Sound lab Majestic 545PX by Don Shaulis
I learned the hard way a long time ago when life hands you lemons – make lemonade. Then sell the lemonade and buy beer. I fell in love with Quad ESL-2805s at first listen at the Consumer Electronics Show (CES) in Las Vegas. I revisited the room several times that year. I eventually bought the beautiful (and rare) classic finish pair used as demos at the Rocky Mountain Audio Fest (RMAF). Like many before me who made earlier model Quads their de facto standard, I made the 2805s my standard for which to measure other speakers. I know Quads have limits, but their strengths spoke louder than their limitations to me. When one speaker suffered bass panel failure, and I suspected the other was close behind, I was saddened and angry. When I found out replacement panels were not available, and if they were, the cost of shipping and repairing would be exorbitant, I was even more angry. Time to make lemonade. Time go bigger and bolder.
But where? Immediately before Quads, I owned Apogee Mini Grands (which are Apogee Stage panels mounted on dedicated subwoofers). I was now firmly in the open-baffle; larger drivers are better camp. I had heard all the major electrostatic and planer magnetic speakers brands except Sound Lab, and all had left me not entirely convinced, at least under show conditions. Curiosity piqued and driven by necessity; I began reading about Sound Labs. There were many attributes that called to me. A single panel promised cohesiveness at least equal to Quads. The Majestic 545PX size was slightly larger than my Quads but still not imposing. While I liked the way Quads layered music into the room, I frequently wished the presentation was scaled larger, more majestic. Was the model name of the Sound Lab I was considering a subtle hint? The single panel design avoiding crossovers and multiple drivers with different sonic characteristics, speeds, and dispersion patterns captured my interest. Here was an opportunity to go bigger, but was it bolder?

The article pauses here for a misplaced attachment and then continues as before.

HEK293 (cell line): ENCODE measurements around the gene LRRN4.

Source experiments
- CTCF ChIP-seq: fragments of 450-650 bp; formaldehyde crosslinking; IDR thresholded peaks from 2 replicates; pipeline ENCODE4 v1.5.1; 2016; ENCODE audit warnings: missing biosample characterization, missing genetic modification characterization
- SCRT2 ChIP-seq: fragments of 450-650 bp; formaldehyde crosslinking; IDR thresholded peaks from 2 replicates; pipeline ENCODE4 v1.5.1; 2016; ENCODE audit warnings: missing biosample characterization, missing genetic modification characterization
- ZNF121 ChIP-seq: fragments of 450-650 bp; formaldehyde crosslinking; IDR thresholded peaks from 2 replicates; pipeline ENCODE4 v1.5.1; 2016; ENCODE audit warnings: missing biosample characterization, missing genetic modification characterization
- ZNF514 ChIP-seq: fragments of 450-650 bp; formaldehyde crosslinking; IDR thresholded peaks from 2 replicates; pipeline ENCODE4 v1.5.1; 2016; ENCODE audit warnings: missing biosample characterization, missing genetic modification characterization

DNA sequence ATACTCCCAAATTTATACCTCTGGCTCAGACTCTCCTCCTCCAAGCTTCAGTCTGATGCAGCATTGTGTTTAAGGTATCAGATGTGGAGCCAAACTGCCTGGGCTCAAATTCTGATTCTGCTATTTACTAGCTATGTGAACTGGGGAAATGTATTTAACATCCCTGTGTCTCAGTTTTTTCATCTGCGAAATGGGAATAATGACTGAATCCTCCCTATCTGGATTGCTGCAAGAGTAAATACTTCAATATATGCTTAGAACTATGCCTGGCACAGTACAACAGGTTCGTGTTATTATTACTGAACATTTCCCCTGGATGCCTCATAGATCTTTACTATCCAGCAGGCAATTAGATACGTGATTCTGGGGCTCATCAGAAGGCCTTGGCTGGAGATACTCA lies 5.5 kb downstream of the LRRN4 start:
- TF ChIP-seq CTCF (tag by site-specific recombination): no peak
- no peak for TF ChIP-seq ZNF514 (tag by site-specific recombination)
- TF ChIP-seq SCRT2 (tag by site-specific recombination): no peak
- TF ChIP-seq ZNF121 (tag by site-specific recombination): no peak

The Sound Lab website has the best technical information I have seen online. I borrow unabashedly from it here but only briefly. Readers are directed to the website for a full measure of easy to understand design theory. Do not miss the excellent white paper. The information presented on the website was a major factor in my decision to try the Majestic 545PX (545s) speakers.
Please understand my philosophy for reviewing loudspeakers. Appreciate the magnificent futility of trying to micro-analyze speakers for precise tonality of things like brass instruments when changing one item upstream can change the results. This is especially true of Sound Labs with their built-in fine-tuning options (more later). Speakers are the transducers at the end of a long line of electronics and wires and therefore at their mercy and the room they are placed in. I prefer to focus on the main characteristics of the speaker.
Yes, I/we “analyze” changes made by equipment swapping or speaker placement, but in the end, music is not meant to be dissected. It is meant to be enjoyed in its totality. Music is meant to stick in our brain and go into repeat mode when trying to sleep. It is meant to relax us or energize us. Music is emotional, and eventually, hopefully, we sit back and let the music transport us. Or maybe we jump up with joy and grab our favorite air guitar. That works too. Emotion, not analysis, is what brought me back to the Quad room several times at CES years ago. Emotion, not analysis, is why I bought the demo pair of Quads from RMAF and why I began exploring Sound Lab models after the Quads failed.
At first blush, the Sound Lab site can be a confusing list of model names with the same numbers attached. Sound Labs come in three tiers, Majestic, Audiophile, and Ultimate. The first digit of the model designation refers to the approximate speaker height (5′, 6′, 7′, 8′, and 9′). The second two digits refer to the horizontal dispersion angle (45 and 90-degree models are available). For example, the Majestic 545PX has a height of approximately 5′ and has 45-degree horizontal dispersion. The PX (professional extension) designation refers to major panel technology upgrades Sound Lab introduced in 2006 to compete in the commercial sound market. According to the Sound Lab website, the achieved goals made the speakers’ sensitivity, output capability, physical ruggedness, and reliability competitive with conventional commercial speakers.